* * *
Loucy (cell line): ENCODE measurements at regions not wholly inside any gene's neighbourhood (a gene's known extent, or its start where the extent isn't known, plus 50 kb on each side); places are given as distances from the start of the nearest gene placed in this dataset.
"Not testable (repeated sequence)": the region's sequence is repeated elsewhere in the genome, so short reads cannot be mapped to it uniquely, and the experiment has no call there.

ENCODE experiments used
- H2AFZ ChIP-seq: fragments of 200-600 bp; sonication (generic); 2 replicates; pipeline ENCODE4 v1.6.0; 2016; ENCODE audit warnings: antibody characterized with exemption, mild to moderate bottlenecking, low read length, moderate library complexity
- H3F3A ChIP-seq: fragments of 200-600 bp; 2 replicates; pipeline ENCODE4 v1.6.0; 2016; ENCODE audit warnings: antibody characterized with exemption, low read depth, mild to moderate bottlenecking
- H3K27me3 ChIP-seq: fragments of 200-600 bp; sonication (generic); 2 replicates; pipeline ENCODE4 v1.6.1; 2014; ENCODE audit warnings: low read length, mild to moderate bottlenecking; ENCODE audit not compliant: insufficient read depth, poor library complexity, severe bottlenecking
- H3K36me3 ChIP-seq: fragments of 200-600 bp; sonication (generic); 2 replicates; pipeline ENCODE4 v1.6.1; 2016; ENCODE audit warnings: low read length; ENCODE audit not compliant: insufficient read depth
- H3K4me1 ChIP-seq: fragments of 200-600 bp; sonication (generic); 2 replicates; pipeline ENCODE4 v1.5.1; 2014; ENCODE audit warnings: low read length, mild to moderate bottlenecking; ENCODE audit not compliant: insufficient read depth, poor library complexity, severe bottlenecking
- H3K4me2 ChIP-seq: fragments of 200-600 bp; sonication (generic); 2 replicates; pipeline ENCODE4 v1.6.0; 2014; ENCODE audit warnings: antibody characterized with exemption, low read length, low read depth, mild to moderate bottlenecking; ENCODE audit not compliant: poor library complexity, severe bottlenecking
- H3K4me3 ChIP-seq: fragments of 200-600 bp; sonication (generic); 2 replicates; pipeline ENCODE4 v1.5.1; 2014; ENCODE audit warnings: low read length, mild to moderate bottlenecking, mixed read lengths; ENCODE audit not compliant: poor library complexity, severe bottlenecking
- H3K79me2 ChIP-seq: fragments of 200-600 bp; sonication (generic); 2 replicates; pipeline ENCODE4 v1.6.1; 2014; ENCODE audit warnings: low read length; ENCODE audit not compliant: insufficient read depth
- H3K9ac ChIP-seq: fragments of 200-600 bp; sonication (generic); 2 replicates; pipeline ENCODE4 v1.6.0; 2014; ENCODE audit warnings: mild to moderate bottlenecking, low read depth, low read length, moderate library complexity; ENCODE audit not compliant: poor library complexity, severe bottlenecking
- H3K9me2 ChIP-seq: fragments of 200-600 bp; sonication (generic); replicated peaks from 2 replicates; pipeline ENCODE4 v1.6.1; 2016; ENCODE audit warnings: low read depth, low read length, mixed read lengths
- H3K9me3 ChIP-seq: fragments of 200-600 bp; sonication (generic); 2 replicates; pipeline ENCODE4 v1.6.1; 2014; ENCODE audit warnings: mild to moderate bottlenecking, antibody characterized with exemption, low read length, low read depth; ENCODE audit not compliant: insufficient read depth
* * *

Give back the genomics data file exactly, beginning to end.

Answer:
Loucy (cell line): ENCODE measurements at regions not wholly inside any gene's neighbourhood (a gene's known extent, or its start where the extent isn't known, plus 50 kb on each side); places are given as distances from the start of the nearest gene placed in this dataset.
"Not testable (repeated sequence)": the region's sequence is repeated elsewhere in the genome, so short reads cannot be mapped to it uniquely, and the experiment has no call there.

ENCODE experiments used
- H2AFZ ChIP-seq: fragments of 200-600 bp; sonication (generic); 2 replicates; pipeline ENCODE4 v1.6.0; 2016; ENCODE audit warnings: antibody characterized with exemption, mild to moderate bottlenecking, low read length, moderate library complexity
- H3F3A ChIP-seq: fragments of 200-600 bp; 2 replicates; pipeline ENCODE4 v1.6.0; 2016; ENCODE audit warnings: antibody characterized with exemption, low read depth, mild to moderate bottlenecking
- H3K27me3 ChIP-seq: fragments of 200-600 bp; sonication (generic); 2 replicates; pipeline ENCODE4 v1.6.1; 2014; ENCODE audit warnings: low read length, mild to moderate bottlenecking; ENCODE audit not compliant: insufficient read depth, poor library complexity, severe bottlenecking
- H3K36me3 ChIP-seq: fragments of 200-600 bp; sonication (generic); 2 replicates; pipeline ENCODE4 v1.6.1; 2016; ENCODE audit warnings: low read length; ENCODE audit not compliant: insufficient read depth
- H3K4me1 ChIP-seq: fragments of 200-600 bp; sonication (generic); 2 replicates; pipeline ENCODE4 v1.5.1; 2014; ENCODE audit warnings: low read length, mild to moderate bottlenecking; ENCODE audit not compliant: insufficient read depth, poor library complexity, severe bottlenecking
- H3K4me2 ChIP-seq: fragments of 200-600 bp; sonication (generic); 2 replicates; pipeline ENCODE4 v1.6.0; 2014; ENCODE audit warnings: antibody characterized with exemption, low read length, low read depth, mild to moderate bottlenecking; ENCODE audit not compliant: poor library complexity, severe bottlenecking
- H3K4me3 ChIP-seq: fragments of 200-600 bp; sonication (generic); 2 replicates; pipeline ENCODE4 v1.5.1; 2014; ENCODE audit warnings: low read length, mild to moderate bottlenecking, mixed read lengths; ENCODE audit not compliant: poor library complexity, severe bottlenecking
- H3K79me2 ChIP-seq: fragments of 200-600 bp; sonication (generic); 2 replicates; pipeline ENCODE4 v1.6.1; 2014; ENCODE audit warnings: low read length; ENCODE audit not compliant: insufficient read depth
- H3K9ac ChIP-seq: fragments of 200-600 bp; sonication (generic); 2 replicates; pipeline ENCODE4 v1.6.0; 2014; ENCODE audit warnings: mild to moderate bottlenecking, low read depth, low read length, moderate library complexity; ENCODE audit not compliant: poor library complexity, severe bottlenecking
- H3K9me2 ChIP-seq: fragments of 200-600 bp; sonication (generic); replicated peaks from 2 replicates; pipeline ENCODE4 v1.6.1; 2016; ENCODE audit warnings: low read depth, low read length, mixed read lengths
- H3K9me3 ChIP-seq: fragments of 200-600 bp; sonication (generic); 2 replicates; pipeline ENCODE4 v1.6.1; 2014; ENCODE audit warnings: mild to moderate bottlenecking, antibody characterized with exemption, low read length, low read depth; ENCODE audit not compliant: insufficient read depth